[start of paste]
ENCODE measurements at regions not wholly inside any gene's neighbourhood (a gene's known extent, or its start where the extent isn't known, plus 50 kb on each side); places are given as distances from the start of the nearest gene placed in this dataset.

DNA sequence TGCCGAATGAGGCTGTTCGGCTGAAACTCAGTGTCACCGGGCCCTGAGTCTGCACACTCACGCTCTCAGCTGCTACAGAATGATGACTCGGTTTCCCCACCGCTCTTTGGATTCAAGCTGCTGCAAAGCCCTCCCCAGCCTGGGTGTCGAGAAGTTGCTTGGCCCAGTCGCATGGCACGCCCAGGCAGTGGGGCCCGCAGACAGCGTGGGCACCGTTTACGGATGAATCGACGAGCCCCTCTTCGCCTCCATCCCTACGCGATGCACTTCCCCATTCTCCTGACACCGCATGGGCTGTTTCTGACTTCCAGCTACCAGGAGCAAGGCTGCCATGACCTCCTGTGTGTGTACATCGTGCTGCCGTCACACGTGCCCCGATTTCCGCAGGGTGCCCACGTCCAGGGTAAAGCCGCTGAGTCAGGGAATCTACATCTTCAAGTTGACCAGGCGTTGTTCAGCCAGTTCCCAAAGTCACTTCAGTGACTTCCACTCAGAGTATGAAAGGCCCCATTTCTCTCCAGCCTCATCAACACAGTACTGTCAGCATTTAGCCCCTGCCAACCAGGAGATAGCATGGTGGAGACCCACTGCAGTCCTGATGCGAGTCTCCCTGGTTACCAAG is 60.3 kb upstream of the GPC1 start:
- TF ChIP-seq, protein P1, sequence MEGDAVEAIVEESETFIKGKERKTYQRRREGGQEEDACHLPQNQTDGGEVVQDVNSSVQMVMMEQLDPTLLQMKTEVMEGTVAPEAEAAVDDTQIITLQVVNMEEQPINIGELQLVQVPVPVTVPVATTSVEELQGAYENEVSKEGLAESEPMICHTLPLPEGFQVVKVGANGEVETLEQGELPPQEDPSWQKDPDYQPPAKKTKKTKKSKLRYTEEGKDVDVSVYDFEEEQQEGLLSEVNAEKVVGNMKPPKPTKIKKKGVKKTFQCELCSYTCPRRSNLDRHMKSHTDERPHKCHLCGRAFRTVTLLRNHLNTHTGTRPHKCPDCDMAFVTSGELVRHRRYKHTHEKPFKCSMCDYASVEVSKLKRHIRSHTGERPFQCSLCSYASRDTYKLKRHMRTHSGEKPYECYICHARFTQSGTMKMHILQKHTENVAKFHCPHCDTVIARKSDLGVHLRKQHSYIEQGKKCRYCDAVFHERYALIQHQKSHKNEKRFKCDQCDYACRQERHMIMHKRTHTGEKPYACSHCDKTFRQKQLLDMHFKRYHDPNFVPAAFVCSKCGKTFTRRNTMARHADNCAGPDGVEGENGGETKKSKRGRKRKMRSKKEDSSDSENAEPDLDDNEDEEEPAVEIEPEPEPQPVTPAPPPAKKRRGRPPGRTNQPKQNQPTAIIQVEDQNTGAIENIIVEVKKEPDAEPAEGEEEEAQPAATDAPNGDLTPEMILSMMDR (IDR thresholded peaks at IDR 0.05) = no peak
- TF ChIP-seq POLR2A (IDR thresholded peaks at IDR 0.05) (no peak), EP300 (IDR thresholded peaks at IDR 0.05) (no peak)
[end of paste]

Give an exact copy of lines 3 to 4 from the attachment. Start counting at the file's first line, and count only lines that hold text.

- TF ChIP-seq, protein P1, sequence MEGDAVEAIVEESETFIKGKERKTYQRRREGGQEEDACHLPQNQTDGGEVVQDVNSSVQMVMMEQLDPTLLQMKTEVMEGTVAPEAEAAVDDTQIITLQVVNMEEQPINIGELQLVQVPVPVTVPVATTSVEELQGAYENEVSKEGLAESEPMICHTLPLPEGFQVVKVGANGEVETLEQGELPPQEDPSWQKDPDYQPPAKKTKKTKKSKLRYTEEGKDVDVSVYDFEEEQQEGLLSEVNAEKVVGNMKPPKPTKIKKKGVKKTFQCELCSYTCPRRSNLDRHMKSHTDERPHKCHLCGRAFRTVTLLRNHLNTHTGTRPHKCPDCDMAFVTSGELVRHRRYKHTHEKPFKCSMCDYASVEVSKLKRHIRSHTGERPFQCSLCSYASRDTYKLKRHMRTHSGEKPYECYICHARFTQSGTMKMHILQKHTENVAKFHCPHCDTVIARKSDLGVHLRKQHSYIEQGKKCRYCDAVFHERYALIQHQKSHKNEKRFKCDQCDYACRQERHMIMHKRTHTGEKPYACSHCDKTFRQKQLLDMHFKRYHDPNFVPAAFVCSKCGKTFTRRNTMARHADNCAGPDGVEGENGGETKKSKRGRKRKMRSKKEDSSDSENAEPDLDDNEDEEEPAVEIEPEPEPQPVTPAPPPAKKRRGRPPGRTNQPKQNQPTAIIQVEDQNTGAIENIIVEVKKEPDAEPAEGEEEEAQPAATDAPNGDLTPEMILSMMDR (IDR thresholded peaks at IDR 0.05) = no peak
- TF ChIP-seq POLR2A (IDR thresholded peaks at IDR 0.05) (no peak), EP300 (IDR thresholded peaks at IDR 0.05) (no peak)